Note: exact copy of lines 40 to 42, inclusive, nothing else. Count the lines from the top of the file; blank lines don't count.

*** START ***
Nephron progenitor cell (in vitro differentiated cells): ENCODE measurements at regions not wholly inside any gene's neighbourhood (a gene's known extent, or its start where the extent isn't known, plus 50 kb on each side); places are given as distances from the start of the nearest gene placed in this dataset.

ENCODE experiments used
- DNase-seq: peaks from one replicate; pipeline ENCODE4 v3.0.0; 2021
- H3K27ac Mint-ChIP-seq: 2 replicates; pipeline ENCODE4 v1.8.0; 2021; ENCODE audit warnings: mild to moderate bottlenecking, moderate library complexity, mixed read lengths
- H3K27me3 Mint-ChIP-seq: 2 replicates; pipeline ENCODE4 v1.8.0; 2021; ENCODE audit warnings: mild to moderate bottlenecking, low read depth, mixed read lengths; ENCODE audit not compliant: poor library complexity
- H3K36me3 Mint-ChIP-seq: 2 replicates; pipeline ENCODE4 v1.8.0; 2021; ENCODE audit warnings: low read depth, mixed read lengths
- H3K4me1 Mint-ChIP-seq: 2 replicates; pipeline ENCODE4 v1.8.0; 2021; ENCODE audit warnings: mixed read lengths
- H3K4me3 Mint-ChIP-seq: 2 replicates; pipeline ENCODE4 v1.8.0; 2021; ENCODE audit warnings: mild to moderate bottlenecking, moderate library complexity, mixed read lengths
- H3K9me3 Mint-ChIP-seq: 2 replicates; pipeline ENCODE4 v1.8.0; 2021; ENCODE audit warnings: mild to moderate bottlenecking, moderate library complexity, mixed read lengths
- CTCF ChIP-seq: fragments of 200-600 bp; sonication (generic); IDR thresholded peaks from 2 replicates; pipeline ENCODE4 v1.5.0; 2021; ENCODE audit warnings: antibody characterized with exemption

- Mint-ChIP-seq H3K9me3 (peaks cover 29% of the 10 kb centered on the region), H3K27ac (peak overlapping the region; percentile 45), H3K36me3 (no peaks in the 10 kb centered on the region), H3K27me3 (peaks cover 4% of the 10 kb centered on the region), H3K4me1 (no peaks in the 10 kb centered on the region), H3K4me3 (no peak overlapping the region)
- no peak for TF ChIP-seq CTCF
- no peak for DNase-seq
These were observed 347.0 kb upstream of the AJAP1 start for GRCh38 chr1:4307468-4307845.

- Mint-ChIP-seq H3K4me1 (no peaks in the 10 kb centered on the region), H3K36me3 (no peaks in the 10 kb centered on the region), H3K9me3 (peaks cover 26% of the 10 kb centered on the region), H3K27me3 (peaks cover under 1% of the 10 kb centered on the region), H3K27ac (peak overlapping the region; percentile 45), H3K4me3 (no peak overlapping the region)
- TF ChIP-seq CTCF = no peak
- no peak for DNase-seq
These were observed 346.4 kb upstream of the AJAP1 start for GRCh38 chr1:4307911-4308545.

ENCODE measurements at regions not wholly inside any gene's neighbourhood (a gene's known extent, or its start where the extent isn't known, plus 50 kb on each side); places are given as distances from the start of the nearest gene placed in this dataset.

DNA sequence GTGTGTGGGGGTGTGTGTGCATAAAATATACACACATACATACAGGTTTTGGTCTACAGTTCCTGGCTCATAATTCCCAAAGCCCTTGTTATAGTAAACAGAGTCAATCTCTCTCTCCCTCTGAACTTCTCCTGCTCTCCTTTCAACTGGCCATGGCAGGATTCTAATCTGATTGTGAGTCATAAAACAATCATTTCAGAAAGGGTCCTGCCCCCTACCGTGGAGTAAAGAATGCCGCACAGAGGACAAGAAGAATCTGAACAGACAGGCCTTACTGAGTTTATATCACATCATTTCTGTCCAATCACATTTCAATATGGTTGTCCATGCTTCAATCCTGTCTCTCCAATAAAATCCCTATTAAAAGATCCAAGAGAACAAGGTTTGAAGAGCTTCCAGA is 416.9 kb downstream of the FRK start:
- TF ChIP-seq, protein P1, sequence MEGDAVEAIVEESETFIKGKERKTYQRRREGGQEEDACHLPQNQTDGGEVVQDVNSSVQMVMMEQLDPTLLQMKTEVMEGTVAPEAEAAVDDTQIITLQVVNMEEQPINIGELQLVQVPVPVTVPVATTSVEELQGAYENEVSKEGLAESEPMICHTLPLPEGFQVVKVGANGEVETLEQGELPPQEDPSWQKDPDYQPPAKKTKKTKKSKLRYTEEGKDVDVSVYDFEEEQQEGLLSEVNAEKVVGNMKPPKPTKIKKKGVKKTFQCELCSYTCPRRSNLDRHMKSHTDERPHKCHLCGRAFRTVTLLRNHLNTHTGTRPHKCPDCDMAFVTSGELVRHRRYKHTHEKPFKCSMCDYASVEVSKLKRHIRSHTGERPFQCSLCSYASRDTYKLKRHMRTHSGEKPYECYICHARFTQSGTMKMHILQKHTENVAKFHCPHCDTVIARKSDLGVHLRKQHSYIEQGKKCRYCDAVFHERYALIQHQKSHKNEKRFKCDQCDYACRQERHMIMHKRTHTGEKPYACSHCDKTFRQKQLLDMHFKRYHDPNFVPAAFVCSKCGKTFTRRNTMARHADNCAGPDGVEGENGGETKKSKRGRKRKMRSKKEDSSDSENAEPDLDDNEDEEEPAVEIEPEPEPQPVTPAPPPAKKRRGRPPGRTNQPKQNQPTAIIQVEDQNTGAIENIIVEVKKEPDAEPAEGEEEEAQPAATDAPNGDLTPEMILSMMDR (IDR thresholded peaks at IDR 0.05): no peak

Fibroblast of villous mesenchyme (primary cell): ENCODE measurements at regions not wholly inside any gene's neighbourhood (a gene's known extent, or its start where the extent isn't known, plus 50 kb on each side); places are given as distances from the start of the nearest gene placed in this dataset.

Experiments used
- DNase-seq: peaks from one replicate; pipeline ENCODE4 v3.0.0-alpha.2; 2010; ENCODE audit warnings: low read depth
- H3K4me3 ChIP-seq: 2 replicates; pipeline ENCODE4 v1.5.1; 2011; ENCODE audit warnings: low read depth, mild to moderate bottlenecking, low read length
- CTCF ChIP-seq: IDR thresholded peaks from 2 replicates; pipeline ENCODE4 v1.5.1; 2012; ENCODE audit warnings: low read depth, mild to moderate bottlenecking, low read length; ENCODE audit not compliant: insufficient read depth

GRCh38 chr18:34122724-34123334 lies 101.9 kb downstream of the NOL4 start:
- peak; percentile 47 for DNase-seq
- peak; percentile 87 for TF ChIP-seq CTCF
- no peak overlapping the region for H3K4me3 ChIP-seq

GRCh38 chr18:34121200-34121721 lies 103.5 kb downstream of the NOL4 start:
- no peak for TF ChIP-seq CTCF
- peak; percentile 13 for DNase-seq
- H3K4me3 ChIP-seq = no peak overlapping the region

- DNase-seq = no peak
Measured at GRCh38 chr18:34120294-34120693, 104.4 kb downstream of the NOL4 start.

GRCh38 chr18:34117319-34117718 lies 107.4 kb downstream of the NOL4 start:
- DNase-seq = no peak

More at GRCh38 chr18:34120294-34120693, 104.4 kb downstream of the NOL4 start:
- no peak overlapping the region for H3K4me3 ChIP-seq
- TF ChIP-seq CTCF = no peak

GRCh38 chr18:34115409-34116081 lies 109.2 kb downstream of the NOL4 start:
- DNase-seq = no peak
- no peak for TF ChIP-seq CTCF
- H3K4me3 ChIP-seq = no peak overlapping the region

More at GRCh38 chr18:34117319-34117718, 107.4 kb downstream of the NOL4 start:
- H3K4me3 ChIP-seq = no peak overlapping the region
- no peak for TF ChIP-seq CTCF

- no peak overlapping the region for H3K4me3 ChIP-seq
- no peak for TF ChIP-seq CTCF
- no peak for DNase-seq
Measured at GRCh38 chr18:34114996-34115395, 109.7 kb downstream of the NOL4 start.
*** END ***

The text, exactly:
- no peak overlapping the region for H3K4me3 ChIP-seq
- TF ChIP-seq CTCF = no peak

GRCh38 chr18:34115409-34116081 lies 109.2 kb downstream of the NOL4 start: